In this study, VUR was demonstrated bilate­rally in 56% of patients, which is consistent with other studies, also in Nepal (60%) and Brazil (54%). [16],[18] Many studies have shown a high incidence of lower-grade VUR, [16],[18],[21],[22] whereas other data have shown variable inci­dences of VUR grades. [15],[20] Our finding sharply contrasts with these studies as 64% of patients in this series had severe grade VUR. Many of our VUR patients were detected late with ad­vanced renal impairment and are therefore likely to have severe rather than low-grade VUR.

Although USS is used in the evaluation of pa­tients with UTI, many cases of VUR can be missed if USS is used alone for VUR screening. [15],[16],[20] In our study, USS failed to predict VUR in 17% of patients as compared with other studies from KSA and Nepal (25% and 45.8%, respectively). [15],[16] This difference could also be related to the high incidence of severe grade VUR in our series. Severe grade VUR is commonly predicted by USS than mild grade.

VUR tends to be associated with renal da­mage at diagnosis in about 30-60% of cases in some studies. [16],[21],[23],[24] In this series, the DMSA scan detected renal damage in 61% of patients at initial diagnosis. Males, especially with pre-natally detected VUR, [3],[5] and those with severe grade VUR had a higher risk of developing renal damage. [18],[21] In our study, renal damage was significantly more common in females and in those with severe grade VUR (P = 0.02 and 0.013, respectively). This finding is expected as no patient in our series was detected pre-natally. We could not find a significant asso­ciation between the incidence of renal damage and age of onset as in other studies. [17],[21],[25]

Many children with VUR present either with hydronephrosis, often prenatally detected, or with clinical UTI, which often presents with non-specific signs and symptoms. They can also present with manifestations of advanced RN or may be asymptomatic. [9] Most of our patients presented with evidence of UTI, with E. coli being the most common pathogen, which is consistent with the reports from other studies. [15],[18],[21] Thirty percent of our patients presented with advanced RN associated with severe anemia, failure to thrive and hyperten­sion. This finding contrasts sharply with other studies showing either no or a lower incidence of advanced RN at diagnosis. [15],[18],[21] However, one study from India has demonstrated ad­vanced RN in more than 75% of their young adults with VUR. [26] In our series, advanced RN was significantly associated with bilateral se­vere grade VUR and UTI but not with age or gender. Bilateral severe grade VUR in the presence of recurrent UTI is likely to lead to RN if remained undetected.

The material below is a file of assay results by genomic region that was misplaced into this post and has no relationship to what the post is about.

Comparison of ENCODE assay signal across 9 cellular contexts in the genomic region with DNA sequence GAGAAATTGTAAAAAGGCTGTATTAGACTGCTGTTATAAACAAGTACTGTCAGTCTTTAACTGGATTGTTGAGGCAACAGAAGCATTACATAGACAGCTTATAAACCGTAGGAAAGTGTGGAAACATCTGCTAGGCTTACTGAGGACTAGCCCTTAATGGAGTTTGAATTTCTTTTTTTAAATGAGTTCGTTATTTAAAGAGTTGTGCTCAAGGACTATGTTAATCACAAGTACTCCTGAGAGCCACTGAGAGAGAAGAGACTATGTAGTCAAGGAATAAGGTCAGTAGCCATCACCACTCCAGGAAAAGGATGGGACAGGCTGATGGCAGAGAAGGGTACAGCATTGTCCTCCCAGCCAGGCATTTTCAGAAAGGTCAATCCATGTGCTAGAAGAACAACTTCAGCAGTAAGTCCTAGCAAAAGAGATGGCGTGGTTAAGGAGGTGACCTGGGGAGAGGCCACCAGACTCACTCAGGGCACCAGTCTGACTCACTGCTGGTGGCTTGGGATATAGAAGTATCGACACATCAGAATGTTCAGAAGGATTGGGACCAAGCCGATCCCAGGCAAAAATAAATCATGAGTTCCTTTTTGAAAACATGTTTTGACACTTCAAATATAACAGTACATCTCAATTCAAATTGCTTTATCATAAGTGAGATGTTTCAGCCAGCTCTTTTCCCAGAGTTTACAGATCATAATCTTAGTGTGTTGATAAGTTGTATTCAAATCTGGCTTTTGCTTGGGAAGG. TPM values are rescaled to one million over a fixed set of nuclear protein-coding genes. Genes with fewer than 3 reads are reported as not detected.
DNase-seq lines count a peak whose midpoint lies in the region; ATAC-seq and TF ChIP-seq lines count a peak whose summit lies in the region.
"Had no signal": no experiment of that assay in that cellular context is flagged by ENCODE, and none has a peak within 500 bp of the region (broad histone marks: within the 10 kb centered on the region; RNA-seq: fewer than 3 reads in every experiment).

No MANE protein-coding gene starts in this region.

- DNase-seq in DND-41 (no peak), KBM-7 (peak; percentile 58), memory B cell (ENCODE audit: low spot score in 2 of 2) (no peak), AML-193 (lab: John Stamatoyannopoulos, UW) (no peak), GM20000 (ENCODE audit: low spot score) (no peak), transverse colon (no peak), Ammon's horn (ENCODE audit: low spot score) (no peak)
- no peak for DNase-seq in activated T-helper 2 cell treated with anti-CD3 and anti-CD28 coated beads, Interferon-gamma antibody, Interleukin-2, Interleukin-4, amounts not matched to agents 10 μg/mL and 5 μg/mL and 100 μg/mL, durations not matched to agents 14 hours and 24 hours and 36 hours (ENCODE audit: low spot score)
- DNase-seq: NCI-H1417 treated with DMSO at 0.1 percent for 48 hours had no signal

Follow-up VCUG was not performed for most of our patients, as many parents did not agree for a repeat procedure. The follow-up period was relatively short. However, surgery was successful in preserving normal renal function in six of eight patients having bila­teral severe grade VUR. Despite prophylaxis and surgery, about 30% of our patients progressed to chronic kidney disease, mostly ESRF. It is likely that such high incidence of CKD is due to failure of early detection of VUR in the presence of recurrent UTI.

Our study was not without limitations. This study was a retrospective study in which some data may not be accurately collected. The rela­tively small number of patients in a hospital-based study may not precisely reflect the whole spectrum of VUR features. However, the study provides information about this important health problem.

In conclusion, our data are different from that in western and some developing countries ha­ving better facilities. Characteristics of primary VUR in Sudanese children were late age of onset, equal gender affection and predomi­nance of severe grades. Presentation is asso­ciated with a high incidence of UTI, renal da­mage and advanced renal impairment. Despite surgery, about one-third of patients remained with chronic kidney disease or died. Efforts directed toward improving early detection and treatment of this disorder may reduce the risk of renal damage. Training of doctors on UTI management guidelines and introduction of protocols for prenatal detection of VUR may help in the early detection and management of such patients.


This work is a part of a Thesis submitted for partial fulfillment of Clinical MD in Pediatrics, University of Khartoum, 2010. The authors thank all the staff in the Medical Records Departments in the Soba University Hospital for helping with data collection. Their thanks are extended to the Health Statistic Depart­ment, University of Khartoum, for help with data analysis.


1Dillon MJ, Goonasekera CD. Refax nephropathy. J Am Soc Nephrol 1998;9:2377-33.
2Shan KJ, Robins DG, White RH. Renal scarring and vesicoureteric reflux. Arch Dis Child 1978; 53:210-7.